On a recent episode of Roderick on the Line the guys has some fun with dentists. I think I will forever associate dentistry with a bit from one of Alfred Bester's short stories, "5,271,009", in which our hero is presented with a variety of "last man on earth" fantasies, and must face the flaw in each. You can read the whole thing in Virtual Unrealities, a collection of Bester's short stories (or you can read it here), but the bit I remember is from one of the shortest "last man" excursions:
He was the last man on earth.
He was the last man on earth and he howled.
The hills, the valleys, the mountains and streams were his, his alone, and he howled.
Five million two hundred and seventy-one thousand and nine houses were his for shelter, 5,271,009 beds were his for sleeping. The shops were his for the breaking and entering. The jewels of the world were his; the toys, the tools, the playthings, the necessities, the luxuries... all belonged to the last man on earth, and he howled.
He left the country mansion in the fields of Connecticut where he had taken up residence; he crossed into Westchester, howling; he ran south along what had once been the Hendrick Hudson Highway, howling; he crossed the bridge into Manhattan, howling; he ran downtown past lonely skyscrapers, department stores, amusement palaces, howling. He howled down Fifth Avenue, and at the corner of Fiftieth Street he saw a human being.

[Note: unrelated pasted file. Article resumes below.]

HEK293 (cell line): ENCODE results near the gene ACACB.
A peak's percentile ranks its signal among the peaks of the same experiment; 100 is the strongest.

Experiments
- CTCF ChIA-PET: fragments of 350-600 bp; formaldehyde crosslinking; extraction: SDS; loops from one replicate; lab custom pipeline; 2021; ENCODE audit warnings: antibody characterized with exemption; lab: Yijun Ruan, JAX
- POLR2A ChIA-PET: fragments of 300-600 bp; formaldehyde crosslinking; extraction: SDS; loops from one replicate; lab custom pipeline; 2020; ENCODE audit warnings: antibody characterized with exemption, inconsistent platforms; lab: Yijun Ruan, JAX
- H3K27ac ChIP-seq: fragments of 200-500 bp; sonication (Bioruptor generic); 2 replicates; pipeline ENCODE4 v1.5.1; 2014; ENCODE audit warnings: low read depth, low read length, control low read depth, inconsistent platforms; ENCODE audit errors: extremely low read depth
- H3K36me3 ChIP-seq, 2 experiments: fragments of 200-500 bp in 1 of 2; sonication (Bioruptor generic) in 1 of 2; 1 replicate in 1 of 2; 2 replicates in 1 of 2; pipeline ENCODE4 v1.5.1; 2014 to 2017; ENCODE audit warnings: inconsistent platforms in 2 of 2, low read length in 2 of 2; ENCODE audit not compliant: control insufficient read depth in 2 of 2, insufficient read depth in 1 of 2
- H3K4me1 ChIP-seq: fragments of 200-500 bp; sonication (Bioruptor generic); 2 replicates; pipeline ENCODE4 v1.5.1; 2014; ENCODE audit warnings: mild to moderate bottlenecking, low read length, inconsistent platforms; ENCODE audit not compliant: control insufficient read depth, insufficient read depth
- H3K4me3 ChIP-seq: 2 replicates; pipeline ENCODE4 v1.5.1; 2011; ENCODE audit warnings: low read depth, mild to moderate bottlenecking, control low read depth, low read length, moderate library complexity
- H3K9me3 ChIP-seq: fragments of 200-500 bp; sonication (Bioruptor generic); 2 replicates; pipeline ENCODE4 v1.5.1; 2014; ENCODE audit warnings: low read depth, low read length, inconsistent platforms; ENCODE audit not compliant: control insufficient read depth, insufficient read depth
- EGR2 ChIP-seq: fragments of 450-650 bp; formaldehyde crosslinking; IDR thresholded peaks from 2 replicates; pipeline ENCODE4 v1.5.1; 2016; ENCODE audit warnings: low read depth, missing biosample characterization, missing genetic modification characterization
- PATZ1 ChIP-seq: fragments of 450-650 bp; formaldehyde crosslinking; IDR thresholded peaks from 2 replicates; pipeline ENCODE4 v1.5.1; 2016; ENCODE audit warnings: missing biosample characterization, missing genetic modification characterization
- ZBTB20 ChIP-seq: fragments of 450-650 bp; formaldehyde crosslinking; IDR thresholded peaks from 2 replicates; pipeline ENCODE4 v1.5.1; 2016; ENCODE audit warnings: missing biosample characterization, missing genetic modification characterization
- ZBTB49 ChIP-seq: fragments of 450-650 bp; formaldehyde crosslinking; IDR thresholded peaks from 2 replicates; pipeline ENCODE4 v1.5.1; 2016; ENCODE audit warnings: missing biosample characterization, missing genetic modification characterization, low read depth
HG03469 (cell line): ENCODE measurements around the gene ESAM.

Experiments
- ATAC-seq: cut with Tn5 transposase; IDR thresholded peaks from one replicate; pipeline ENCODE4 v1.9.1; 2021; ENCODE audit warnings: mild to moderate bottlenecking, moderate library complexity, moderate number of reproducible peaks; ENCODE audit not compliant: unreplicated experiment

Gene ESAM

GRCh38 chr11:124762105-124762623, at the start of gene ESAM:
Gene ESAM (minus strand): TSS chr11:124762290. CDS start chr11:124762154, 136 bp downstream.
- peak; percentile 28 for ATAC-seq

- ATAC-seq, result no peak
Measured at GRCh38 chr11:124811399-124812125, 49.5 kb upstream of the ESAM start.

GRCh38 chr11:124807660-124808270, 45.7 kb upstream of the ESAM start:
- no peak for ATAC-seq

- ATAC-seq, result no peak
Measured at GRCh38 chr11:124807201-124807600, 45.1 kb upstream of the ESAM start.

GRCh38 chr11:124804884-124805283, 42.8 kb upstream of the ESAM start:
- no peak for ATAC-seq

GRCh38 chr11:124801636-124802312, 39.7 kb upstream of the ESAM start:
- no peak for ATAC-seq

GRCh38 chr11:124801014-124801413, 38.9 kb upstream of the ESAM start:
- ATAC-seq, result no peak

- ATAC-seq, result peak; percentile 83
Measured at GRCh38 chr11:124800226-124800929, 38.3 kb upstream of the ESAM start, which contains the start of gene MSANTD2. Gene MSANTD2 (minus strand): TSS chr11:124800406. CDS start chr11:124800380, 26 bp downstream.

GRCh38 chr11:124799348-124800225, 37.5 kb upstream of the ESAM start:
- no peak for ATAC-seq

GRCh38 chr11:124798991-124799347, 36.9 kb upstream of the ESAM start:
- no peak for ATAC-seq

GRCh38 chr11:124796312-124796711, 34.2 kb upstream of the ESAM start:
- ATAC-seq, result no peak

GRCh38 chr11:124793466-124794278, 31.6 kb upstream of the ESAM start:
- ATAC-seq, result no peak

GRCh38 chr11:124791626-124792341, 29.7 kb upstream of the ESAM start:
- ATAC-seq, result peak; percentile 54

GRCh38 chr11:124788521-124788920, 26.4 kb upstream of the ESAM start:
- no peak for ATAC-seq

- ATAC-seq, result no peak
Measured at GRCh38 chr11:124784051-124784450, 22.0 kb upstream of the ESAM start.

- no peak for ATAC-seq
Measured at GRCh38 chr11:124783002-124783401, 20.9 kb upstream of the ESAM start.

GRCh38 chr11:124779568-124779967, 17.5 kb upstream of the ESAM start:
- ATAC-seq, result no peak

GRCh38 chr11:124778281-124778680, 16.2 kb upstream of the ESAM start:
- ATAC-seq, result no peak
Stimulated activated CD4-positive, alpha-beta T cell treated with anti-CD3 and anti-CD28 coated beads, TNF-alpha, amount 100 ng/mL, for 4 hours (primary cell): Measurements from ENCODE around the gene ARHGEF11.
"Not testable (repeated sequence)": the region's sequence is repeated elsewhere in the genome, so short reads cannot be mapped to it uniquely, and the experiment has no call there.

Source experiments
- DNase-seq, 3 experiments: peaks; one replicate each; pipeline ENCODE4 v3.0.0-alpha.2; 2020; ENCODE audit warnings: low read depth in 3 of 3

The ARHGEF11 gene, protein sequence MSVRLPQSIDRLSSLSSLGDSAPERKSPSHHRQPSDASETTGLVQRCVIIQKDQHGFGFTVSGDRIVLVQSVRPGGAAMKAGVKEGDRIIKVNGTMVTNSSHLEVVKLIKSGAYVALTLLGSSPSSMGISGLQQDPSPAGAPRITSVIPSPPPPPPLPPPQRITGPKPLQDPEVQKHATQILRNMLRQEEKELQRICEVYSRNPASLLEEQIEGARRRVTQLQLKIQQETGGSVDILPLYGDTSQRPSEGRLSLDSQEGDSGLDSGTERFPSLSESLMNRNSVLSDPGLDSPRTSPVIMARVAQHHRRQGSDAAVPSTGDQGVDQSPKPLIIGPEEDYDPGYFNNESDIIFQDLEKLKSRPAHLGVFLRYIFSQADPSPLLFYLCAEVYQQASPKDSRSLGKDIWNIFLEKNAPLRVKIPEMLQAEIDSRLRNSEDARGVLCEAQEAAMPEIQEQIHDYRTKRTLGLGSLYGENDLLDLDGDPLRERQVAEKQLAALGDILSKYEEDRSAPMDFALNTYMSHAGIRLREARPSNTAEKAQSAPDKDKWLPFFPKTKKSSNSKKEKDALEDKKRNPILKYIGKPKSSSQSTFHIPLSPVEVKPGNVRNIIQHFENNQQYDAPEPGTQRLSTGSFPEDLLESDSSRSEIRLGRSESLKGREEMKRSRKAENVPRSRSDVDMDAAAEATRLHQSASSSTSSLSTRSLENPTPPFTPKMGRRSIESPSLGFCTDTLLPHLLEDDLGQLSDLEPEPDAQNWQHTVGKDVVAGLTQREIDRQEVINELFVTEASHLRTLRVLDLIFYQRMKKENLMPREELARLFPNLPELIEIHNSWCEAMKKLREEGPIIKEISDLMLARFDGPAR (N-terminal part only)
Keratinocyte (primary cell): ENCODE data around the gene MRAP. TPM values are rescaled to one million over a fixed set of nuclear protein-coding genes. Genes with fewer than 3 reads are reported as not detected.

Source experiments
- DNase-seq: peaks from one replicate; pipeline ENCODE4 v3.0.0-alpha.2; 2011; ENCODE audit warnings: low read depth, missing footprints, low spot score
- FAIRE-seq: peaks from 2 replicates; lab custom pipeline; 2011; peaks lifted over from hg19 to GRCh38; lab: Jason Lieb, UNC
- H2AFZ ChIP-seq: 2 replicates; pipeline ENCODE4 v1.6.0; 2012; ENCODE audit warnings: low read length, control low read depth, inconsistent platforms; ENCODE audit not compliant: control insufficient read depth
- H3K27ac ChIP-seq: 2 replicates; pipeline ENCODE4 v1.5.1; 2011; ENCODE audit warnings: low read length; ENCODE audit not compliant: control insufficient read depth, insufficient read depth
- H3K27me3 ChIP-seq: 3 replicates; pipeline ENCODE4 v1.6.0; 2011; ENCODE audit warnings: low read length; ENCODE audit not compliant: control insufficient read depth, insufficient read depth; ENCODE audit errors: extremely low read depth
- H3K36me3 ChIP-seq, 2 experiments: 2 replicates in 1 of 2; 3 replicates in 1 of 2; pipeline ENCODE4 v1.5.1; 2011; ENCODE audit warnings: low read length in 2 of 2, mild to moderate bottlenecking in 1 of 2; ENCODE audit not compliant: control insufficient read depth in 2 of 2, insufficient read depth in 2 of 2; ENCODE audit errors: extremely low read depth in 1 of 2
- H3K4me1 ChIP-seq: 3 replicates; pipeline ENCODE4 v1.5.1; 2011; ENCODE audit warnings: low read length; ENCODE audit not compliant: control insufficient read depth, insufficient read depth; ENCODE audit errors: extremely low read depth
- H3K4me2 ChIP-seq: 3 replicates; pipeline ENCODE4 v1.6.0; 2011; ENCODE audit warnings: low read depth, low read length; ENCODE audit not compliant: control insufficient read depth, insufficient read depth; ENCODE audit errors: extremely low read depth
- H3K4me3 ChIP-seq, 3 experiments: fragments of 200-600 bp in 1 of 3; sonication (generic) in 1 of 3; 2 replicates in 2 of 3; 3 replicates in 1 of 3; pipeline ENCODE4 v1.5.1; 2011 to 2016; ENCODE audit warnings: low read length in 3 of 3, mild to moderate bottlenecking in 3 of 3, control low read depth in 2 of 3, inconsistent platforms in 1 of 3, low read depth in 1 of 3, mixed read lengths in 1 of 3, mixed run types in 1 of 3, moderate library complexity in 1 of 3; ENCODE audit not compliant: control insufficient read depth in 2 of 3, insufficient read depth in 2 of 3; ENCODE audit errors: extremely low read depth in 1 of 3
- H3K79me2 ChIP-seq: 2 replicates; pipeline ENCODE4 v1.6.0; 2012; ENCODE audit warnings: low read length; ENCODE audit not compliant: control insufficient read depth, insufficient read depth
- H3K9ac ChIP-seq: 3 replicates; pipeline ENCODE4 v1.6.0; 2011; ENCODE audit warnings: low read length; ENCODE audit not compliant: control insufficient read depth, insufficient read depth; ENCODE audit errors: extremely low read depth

She was alive, breathing; a beautiful woman. She was tall and dark with cropped curly hair and lovely long legs. She wore a white blouse, tiger-skin riding breeches and patent leather boots. She carried a rifle. She wore a revolver on her hip. She was eating stewed tomatoes from a can and she stared at Halsyon in unbelief. He ran up to her.
"I thought I was the last human on earth," she said.
"You're the last woman," Halsyon howled. "I'm the last man. Are you a dentist?"
"No," she said. "I'm the daughter of the unfortunate Professor Field, whose well-intentioned but ill-advised experiment in nuclear fission has wiped mankind off the face of the earth with the exception of you and me who, no doubt on account of some mysterious mutant strain in our makeup which it make us different, are the last of the old civilization and the first of the new."
"Didn't your father teach you anything about dentistry?"
"No," she said.
"Then lend me your gun for a minute."
She unholstered the revolver and handed it to Halsyon, meanwhile keeping her rifle ready. Halsyon cocked the gun.
"I wish you'd been a dentist," he said.
"I'm a beautiful woman with an I.Q. of 141 which is more important for the propagation of a brave new beautiful race of men to inherit the good green earth," she said.
"Not with my teeth it isn't," Halsyon howled.
He clapped the revolver to his temple and blew his brains out.